Sunday, April 29, 2012


On the way back from Ogawamachi, we stopped by at the town of Kawagoe.  This was my first time there.  Chiho san was my guide.    The above architecture does look Japanese, but to me, it's western version of a Japanese architecture.  It looks only a facade.   Below, it's more authentic.  What do you think?   Do you see the difference?

Puffy Rice Crakers
I wanted to buy one and taste it, but it was too cumbersome to carry it home.  
Yes, I regret it now.

An old couple were making sweets in the back of their store.
Chiho san asked them if we could taste one that they just made.
It was 100 yen each, white sweet bean cake.  Chiho san ate one and kept saying, "so good!"  I asked his permission to take a photo of them.  He said yes, but his wife ran away.  The cake was warm and sweet.  Chiho san bought more.

This is long ofu which we put in miso soup or feed koi.

I think this is wild yamabuki.  I'm familar with multiple petal yamabuki in golden yellow, but not this kind.  It was a pleasant surprise.  I love everything about it.

a temple we passed by.

We went into a liquor store because I wanted to buy sake lees.  I asked Chiho san why she suddenly pulled out a white mask and wore it.  I don't remember what she said?!

The sales woman assured us the above package was high quality.
I didn't know the difference between low and high quality of sake lees.

Below, they are local sake bottles. 

We had this photo taken at Ogawacho earlier.  We shared a dish of tempura because I cannot eat much oily dish.  

Here, we had a cup of sweet sake lees drink after lunch.
This was very warm and sweet and made me happy, so I wanted to buy a bag of some sake lees on the way home.  So, I did at Kawagoe as you've seen in one of above photos.  
I came home and tried it.  
Now I know what high quality means.
It has sake in it.  Low quality has no alcohol.  The first time, I put two table spoons of sake lees into my mug and added sugar.  It made me very warm.  I started to sweat.  It also smelled sake which I didn't like.  But it would be waste to throw away, so I drank it up.  Next night, I put only one table spoon and sugar.  It was just right.  Now I love it.  I look forward to drink one cup every night!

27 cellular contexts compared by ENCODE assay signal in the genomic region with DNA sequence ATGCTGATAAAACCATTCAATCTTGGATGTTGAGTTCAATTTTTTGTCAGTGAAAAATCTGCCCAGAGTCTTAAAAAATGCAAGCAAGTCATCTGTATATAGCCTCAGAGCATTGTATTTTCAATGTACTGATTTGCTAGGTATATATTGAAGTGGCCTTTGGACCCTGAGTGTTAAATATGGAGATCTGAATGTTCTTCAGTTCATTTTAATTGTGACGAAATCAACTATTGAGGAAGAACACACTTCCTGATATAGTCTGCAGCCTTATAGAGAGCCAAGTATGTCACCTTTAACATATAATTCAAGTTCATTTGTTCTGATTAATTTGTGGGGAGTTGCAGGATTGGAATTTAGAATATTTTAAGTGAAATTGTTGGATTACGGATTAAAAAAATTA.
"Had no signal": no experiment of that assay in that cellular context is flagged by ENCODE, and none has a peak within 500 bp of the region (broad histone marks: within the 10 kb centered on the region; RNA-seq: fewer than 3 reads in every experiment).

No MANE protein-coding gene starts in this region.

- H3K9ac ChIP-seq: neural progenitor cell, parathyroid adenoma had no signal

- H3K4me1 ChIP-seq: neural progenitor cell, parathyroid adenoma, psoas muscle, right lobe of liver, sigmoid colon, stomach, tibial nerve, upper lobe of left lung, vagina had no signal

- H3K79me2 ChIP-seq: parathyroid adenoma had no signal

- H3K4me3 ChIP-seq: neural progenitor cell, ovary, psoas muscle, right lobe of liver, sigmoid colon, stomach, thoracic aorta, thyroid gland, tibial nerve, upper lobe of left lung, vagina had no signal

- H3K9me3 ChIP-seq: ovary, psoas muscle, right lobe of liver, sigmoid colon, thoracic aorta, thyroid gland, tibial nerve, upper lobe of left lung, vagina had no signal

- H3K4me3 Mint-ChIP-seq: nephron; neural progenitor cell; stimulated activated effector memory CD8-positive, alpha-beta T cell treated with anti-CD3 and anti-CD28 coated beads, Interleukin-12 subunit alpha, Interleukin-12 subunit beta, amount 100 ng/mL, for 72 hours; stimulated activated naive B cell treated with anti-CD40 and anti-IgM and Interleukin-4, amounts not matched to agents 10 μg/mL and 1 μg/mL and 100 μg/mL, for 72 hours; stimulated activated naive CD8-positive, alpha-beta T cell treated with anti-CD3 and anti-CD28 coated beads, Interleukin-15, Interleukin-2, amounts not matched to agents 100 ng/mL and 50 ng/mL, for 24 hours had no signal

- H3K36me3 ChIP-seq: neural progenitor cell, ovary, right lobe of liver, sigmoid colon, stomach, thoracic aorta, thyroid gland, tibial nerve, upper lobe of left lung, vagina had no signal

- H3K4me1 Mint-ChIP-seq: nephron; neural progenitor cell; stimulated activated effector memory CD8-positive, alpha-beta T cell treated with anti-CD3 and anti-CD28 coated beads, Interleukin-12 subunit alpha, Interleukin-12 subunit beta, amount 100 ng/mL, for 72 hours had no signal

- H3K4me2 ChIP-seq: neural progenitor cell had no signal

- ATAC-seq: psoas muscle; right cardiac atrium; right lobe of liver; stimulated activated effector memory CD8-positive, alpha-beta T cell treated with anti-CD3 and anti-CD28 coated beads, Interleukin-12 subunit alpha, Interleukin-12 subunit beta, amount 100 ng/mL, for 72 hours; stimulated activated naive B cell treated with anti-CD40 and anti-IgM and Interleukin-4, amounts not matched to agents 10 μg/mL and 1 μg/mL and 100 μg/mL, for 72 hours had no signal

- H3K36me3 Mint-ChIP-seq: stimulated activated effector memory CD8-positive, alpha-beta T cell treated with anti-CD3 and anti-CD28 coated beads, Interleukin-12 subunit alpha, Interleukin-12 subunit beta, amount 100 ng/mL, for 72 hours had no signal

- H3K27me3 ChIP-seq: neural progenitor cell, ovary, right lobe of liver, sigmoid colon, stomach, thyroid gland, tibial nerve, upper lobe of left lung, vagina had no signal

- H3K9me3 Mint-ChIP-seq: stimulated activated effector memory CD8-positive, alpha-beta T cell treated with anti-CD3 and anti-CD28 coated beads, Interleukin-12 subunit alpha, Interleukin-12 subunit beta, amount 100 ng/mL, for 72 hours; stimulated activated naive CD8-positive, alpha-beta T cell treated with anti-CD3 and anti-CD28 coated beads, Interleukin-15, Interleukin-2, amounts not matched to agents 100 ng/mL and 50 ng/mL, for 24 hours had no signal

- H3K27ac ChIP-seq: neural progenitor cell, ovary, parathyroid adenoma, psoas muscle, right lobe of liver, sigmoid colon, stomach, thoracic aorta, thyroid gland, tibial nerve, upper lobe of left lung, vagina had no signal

Friday, April 27, 2012

A Trip to Ogawamachi: Traditional Paper Making

Amano san showed us how to make washi, Japanese paper.

she does this three times to make a piece of paper.

a piece of paper is now made.  you can do this yourself, she says.
Chiho san and me
At Saitama Dento Kougei Museum at Ogawamachi

the home for Japanese papers

the room to make washi 

he is pressing wet papers one by one.

we can make something like these.  washi is very light.

Amano Miho san showed just two of us how to make a paper.
What a coincidence!  Yes, we share the same last name.  Maybe, we are related.

I asked her if her hands have gotten rough doing this daily.  She said no, on the contrary.
Her hands looked smooth and shining.

Monday, April 23, 2012

Haruko Yoshimura and Japanese Silk Dye

Last Sunday, I made a visit to the Yoshimura Haruko Silk Dye Exhibit at Saitama Dento Kogei Kaikan in Ogawamachi, Saitama Prefecture.  It took three hours by train and bus from Yokohama, but it was well worth it.

This is a close up to one section.

I have blogged before about my ancestor of my grandmother's side.  They had the red dye business for four generations in Takasaki city in Gunma prefecture, but the business went down.  But Haruko san who is my mother's cousin has restored the dye technique by using old wooden boards with patterns.  At the same time, she has integrated all the techniques she has learned and created her own art.  I was surprised to see her modern arts because I expected more traditional way.  But I did see some remnants of the traditional silk dye which I miss very much.  I’ll show you that later on.  Meantime, I hope you enjoy her show.    

The exhibit will last until May 13th.

I just found this site.  You'll see a photo of my great grandfather Heishichi Yoshimura.
I appreciate the authors for this.  It is excellent!